All conservative therapies were discontinued when the decision to undergo BTX injections was made, which was usually several weeks before the injection appointment. Botox (Allergan pharmaceuticals, Mayo, Ireland), which is a type-A BTX was used in all cases. An ampoule of 100 MU was diluted in 1 mL of normal saline. The injections were given on an individual basis into points of tenderness in painful muscles, and were individualized to each patient depending on the pain location and laterality. Only painful muscles were injected, and as close as possible to the tender points. Patients first identified the areas of pain by pointing with their fingers or hands; then the examiner palpated the tender spot and the surrounding areas, checking for additional tender points and possible referral points. The involved muscle was palpated during clenching and relaxation. BTX was injected directly into or as close as possible to the clinically identifiable tender points in the affected muscles, with two to four injections per tender muscle. In cases of myofascial pain with referral, no attempt was made to inject the distant sites to which the pain referred to, rather the injections were given to the muscle being palpated. The most common areas to which the pain referred to were the eyebrow, forehead, vertex, and occiput. All injections were performed by one surgeon (W.A.) and immediately after dilution of the toxin. Each injection point received 0.1 mL of solution containing 10 MU of BTX. A 23G 30-mm-long needle was used to inject the masseter, anterior portion of temporalis, sternocleidomastoid, and posterior digastric muscles. A 27G 15-mm-long needle was used to inject the middle and posterior areas of the temporalis muscle. A 27G 37-mm audio-amplified electromyographic (EMG) needle was used to inject the medial pterygoid muscle. The antero-inferior portion of the temporalis muscle was injected in two different depths: a superficial injection at the depth of the medial surface of the zygomatic arch, and a deep injection when the needle contacted bone at the outer surface of the lateral orbital wall ( Fig. 1 ). All injections were performed transcutaneously. Patients were asked to clench their teeth and open wide every 10 minutes in the few hours following the injections, as muscular activity facilitates more efficient incorporation of toxin into the endplates. Patients were allowed to use analgesics as required in the postoperative period. Muscle relaxants were not prescribed, and none of the patients underwent office-based physical therapy programme in the following months.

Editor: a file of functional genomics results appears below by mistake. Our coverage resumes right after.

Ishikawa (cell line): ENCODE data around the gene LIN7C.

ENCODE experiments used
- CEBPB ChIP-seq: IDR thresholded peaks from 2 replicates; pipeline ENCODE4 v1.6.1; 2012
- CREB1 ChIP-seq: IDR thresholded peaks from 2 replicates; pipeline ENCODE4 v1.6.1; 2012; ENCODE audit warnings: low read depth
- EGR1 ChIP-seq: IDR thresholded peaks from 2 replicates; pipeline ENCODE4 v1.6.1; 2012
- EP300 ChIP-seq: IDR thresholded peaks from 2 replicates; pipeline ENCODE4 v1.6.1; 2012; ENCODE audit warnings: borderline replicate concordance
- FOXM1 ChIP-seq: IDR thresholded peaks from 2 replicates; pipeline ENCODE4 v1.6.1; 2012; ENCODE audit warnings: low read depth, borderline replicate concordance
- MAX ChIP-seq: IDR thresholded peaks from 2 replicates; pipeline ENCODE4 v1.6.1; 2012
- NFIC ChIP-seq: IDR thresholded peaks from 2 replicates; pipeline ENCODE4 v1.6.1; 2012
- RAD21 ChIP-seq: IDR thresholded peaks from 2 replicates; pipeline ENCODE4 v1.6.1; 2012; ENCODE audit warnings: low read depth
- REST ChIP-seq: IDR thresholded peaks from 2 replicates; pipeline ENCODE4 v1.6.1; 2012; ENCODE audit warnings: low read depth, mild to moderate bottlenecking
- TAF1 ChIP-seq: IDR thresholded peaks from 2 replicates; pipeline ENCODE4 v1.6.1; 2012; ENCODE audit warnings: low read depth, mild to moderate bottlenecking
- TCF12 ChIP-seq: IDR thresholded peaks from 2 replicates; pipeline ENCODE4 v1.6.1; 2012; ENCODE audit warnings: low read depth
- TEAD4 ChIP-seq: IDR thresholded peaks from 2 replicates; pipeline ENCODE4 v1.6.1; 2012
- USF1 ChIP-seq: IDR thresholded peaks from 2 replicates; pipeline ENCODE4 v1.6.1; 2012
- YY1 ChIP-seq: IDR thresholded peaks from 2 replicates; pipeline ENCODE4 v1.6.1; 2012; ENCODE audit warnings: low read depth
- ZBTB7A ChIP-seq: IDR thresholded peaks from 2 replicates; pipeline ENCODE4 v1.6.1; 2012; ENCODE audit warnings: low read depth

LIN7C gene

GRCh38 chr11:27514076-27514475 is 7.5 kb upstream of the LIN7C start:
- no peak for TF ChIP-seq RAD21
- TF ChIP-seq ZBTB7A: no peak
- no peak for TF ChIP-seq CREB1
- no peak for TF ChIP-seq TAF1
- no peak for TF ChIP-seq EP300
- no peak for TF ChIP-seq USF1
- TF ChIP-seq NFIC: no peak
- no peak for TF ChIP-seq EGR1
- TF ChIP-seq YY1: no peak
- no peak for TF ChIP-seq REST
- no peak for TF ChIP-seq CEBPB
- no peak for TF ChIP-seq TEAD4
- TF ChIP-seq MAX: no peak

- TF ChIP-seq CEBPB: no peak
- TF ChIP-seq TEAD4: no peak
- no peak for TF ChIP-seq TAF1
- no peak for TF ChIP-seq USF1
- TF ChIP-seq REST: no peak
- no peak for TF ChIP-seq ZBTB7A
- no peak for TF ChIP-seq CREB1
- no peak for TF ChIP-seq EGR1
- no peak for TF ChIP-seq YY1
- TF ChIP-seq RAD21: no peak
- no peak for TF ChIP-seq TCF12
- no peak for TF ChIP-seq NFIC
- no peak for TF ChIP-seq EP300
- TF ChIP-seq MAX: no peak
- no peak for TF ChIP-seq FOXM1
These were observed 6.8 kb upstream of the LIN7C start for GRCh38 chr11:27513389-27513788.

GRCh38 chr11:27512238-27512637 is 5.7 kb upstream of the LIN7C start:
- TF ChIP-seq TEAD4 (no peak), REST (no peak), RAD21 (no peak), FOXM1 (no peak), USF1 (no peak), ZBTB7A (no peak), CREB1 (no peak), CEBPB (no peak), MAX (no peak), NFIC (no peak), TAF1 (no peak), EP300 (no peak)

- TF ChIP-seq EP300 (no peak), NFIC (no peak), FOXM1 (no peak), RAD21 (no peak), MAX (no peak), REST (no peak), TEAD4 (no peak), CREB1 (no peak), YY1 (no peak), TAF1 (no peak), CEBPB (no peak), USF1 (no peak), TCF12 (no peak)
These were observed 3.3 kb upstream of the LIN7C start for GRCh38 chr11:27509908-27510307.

Fig. 1
Coronal section illustrating the two different depths of injection into the antero-inferior portion of the temporalis muscle: 1, superficial injection point at the depth of the medial surface of the zygomatic arch; 2, deep injection point when the needle contacts bone at the outer surface of the lateral orbital wall.